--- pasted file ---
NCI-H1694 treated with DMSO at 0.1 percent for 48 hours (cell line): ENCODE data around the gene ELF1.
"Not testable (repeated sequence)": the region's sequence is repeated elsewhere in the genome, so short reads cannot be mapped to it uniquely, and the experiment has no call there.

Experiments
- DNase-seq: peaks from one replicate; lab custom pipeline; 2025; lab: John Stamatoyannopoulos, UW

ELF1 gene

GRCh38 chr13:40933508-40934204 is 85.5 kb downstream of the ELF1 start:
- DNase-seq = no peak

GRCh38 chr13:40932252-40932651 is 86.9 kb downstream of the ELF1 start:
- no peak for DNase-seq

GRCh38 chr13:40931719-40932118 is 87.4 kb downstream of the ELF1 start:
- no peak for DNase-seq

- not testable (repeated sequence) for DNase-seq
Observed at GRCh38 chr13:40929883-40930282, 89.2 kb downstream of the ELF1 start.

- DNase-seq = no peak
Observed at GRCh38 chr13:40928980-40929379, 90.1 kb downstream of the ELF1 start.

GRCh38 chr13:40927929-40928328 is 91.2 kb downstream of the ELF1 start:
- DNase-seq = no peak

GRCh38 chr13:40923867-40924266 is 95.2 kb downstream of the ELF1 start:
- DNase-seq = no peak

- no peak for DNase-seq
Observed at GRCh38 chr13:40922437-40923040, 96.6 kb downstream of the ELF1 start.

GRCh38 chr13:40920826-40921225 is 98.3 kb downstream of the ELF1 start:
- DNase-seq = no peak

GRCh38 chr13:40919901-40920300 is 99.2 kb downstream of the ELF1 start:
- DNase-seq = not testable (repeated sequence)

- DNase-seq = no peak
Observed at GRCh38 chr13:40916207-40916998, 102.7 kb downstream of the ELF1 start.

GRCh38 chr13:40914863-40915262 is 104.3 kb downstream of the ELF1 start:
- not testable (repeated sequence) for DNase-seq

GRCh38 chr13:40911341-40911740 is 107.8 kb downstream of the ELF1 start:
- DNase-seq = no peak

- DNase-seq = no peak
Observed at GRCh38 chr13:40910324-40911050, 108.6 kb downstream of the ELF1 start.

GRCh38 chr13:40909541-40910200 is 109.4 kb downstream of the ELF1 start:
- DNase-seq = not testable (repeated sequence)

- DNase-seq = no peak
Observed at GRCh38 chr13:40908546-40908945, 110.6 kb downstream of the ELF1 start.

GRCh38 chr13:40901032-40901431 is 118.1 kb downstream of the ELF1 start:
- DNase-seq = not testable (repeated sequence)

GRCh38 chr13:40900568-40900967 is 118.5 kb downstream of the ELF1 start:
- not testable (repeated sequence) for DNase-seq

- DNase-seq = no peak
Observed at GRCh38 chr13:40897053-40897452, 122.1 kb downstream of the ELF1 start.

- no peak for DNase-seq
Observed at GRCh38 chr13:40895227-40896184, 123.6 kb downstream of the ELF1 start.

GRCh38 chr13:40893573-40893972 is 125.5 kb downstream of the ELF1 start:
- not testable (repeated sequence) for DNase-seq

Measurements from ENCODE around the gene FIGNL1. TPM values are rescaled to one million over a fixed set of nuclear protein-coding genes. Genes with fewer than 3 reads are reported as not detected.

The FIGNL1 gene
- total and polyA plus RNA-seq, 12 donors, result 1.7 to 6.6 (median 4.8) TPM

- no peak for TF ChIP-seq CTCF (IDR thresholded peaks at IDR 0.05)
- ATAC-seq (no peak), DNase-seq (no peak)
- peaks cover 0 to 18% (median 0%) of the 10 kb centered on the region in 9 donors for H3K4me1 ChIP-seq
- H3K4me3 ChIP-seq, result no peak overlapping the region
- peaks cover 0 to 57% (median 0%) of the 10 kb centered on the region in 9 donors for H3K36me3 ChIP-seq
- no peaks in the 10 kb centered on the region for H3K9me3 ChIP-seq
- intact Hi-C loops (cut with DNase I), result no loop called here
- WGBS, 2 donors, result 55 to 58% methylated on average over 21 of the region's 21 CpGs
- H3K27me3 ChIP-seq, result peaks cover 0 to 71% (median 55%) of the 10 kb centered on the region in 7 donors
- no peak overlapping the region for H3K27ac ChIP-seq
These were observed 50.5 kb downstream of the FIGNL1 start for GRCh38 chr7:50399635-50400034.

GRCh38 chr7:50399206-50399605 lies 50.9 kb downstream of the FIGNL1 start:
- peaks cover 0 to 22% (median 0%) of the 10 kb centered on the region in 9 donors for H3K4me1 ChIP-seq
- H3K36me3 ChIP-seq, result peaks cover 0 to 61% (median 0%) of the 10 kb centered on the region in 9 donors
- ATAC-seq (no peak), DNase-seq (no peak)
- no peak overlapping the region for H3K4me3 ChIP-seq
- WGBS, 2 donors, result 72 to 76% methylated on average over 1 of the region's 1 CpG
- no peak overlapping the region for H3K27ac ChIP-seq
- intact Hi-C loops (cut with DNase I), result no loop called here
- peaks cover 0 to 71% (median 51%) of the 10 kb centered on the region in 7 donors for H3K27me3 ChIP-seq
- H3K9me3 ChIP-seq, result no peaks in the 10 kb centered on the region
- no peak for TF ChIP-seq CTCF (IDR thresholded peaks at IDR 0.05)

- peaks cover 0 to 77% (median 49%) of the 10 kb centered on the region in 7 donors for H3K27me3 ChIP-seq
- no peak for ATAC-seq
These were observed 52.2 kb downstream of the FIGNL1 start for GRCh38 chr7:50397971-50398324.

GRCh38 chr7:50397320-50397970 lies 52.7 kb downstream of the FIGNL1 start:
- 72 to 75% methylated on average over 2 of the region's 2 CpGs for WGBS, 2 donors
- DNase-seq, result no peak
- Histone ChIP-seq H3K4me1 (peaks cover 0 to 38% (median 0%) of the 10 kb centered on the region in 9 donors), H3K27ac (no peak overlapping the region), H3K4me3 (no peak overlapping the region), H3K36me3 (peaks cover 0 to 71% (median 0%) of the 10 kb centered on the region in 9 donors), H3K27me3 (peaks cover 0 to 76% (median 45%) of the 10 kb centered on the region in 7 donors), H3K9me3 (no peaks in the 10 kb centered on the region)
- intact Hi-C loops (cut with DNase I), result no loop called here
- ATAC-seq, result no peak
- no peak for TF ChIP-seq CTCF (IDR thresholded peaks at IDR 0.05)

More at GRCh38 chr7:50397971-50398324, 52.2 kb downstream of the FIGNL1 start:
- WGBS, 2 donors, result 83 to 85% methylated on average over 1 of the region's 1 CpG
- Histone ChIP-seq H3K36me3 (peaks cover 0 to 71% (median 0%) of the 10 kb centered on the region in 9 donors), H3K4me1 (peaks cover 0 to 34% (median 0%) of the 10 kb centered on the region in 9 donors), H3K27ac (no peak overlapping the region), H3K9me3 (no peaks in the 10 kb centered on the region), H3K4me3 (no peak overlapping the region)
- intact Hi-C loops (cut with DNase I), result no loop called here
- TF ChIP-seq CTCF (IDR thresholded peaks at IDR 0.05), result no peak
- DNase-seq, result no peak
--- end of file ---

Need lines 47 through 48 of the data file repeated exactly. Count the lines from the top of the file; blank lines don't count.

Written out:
- not testable (repeated sequence) for DNase-seq

Measurements from ENCODE around the gene FIGNL1. TPM values are rescaled to one million over a fixed set of nuclear protein-coding genes. Genes with fewer than 3 reads are reported as not detected.